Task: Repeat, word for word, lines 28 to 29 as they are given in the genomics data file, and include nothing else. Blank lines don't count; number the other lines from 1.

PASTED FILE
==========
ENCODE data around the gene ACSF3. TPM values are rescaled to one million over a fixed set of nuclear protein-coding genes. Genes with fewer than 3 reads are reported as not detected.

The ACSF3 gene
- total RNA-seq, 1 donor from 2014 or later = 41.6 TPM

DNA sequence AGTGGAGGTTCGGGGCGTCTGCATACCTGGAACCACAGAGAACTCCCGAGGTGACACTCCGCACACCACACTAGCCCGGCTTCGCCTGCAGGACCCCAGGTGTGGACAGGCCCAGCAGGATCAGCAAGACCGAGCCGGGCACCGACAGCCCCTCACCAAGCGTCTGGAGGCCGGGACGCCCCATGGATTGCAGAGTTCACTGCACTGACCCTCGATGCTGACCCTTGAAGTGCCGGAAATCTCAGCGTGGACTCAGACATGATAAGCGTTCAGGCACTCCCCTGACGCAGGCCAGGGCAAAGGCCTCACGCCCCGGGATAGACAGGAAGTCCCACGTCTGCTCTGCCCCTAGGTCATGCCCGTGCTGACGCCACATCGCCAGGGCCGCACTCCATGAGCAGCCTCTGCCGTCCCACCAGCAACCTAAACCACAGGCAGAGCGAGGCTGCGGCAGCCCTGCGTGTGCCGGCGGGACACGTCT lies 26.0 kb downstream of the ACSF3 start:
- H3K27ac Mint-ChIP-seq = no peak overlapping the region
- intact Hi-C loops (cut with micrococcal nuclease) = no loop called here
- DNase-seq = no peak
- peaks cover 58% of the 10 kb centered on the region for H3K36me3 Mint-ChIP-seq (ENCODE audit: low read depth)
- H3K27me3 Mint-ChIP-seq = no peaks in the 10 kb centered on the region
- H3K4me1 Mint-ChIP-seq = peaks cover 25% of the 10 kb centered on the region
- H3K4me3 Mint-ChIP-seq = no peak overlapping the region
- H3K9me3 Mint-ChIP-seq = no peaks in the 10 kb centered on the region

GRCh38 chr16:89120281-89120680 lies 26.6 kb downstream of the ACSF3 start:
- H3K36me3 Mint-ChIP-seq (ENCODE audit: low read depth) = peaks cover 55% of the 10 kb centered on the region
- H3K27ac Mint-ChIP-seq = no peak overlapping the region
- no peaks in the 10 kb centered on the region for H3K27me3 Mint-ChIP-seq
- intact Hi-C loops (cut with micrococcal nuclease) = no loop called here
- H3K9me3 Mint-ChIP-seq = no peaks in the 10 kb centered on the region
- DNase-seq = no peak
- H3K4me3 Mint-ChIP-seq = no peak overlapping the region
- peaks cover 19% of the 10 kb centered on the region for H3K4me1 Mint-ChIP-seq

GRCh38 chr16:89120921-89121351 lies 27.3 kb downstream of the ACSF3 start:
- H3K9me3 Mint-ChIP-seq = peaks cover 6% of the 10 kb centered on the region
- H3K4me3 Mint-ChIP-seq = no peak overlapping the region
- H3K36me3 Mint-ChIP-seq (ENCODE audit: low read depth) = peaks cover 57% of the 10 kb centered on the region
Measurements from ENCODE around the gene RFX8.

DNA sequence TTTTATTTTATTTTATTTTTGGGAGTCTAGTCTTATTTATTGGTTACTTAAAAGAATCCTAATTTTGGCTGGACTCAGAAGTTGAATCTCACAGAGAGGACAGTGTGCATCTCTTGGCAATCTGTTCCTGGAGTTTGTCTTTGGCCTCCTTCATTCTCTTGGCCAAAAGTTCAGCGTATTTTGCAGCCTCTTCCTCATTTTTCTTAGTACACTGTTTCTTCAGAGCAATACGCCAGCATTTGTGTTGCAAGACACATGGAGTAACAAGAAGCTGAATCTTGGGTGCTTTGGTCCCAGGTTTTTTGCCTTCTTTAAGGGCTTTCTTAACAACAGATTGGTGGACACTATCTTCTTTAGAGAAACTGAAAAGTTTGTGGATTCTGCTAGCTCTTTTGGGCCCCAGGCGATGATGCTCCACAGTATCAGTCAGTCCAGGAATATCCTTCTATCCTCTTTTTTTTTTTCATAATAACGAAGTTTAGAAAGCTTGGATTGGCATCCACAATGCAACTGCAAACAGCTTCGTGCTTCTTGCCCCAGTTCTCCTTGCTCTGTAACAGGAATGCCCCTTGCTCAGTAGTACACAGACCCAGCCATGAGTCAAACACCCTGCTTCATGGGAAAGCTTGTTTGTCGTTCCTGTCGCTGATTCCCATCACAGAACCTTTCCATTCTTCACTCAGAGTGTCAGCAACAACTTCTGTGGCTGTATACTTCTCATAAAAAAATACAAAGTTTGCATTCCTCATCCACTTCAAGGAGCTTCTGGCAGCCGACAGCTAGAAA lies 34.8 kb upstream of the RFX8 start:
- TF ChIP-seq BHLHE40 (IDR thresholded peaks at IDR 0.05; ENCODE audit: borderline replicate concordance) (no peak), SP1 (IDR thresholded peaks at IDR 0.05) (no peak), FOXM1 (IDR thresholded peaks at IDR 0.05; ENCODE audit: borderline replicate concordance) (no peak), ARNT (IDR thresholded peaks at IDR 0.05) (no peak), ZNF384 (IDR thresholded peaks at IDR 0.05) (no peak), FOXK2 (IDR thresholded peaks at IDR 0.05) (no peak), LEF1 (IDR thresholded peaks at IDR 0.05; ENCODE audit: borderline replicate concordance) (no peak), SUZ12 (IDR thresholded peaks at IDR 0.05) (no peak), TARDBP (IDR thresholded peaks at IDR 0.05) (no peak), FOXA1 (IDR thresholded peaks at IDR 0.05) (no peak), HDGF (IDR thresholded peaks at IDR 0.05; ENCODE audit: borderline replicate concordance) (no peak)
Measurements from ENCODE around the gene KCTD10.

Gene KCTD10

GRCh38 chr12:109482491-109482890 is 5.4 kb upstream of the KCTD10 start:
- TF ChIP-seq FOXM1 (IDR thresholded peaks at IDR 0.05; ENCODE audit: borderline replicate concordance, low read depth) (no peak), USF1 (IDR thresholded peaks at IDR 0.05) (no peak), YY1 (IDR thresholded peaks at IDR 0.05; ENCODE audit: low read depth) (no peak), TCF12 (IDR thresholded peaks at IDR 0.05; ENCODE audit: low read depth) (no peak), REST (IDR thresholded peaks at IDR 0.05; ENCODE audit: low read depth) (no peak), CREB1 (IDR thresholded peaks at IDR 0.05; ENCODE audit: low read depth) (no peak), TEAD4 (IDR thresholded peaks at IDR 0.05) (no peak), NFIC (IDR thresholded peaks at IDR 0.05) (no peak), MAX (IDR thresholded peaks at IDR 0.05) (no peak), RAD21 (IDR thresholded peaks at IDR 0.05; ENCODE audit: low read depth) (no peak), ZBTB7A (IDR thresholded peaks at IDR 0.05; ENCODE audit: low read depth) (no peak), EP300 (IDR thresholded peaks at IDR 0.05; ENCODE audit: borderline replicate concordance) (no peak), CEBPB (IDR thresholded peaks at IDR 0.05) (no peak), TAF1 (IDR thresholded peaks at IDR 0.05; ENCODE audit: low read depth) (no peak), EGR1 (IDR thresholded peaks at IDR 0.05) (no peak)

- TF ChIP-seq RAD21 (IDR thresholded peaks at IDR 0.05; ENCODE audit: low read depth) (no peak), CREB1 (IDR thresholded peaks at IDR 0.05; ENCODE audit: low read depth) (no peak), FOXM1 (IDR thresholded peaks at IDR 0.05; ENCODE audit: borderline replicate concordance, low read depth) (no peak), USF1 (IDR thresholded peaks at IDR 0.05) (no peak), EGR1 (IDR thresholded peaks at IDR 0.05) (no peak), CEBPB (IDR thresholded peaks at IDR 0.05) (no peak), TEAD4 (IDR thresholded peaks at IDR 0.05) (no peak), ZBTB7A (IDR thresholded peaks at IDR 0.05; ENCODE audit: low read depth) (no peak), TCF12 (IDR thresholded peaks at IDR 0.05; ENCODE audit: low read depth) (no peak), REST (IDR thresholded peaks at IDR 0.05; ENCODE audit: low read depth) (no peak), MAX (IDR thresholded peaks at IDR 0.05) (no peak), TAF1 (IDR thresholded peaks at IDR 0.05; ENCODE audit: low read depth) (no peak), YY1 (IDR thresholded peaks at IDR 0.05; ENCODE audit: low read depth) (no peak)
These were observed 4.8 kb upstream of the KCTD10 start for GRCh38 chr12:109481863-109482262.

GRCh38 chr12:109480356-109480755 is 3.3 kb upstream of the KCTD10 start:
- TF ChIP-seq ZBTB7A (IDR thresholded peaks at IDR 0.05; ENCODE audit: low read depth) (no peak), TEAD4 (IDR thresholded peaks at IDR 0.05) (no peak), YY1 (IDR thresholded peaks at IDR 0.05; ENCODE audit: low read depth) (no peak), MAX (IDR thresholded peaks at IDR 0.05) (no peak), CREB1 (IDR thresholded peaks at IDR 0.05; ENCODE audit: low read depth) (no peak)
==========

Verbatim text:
- TF ChIP-seq BHLHE40 (IDR thresholded peaks at IDR 0.05; ENCODE audit: borderline replicate concordance) (no peak), SP1 (IDR thresholded peaks at IDR 0.05) (no peak), FOXM1 (IDR thresholded peaks at IDR 0.05; ENCODE audit: borderline replicate concordance) (no peak), ARNT (IDR thresholded peaks at IDR 0.05) (no peak), ZNF384 (IDR thresholded peaks at IDR 0.05) (no peak), FOXK2 (IDR thresholded peaks at IDR 0.05) (no peak), LEF1 (IDR thresholded peaks at IDR 0.05; ENCODE audit: borderline replicate concordance) (no peak), SUZ12 (IDR thresholded peaks at IDR 0.05) (no peak), TARDBP (IDR thresholded peaks at IDR 0.05) (no peak), FOXA1 (IDR thresholded peaks at IDR 0.05) (no peak), HDGF (IDR thresholded peaks at IDR 0.05; ENCODE audit: borderline replicate concordance) (no peak)
Measurements from ENCODE around the gene KCTD10.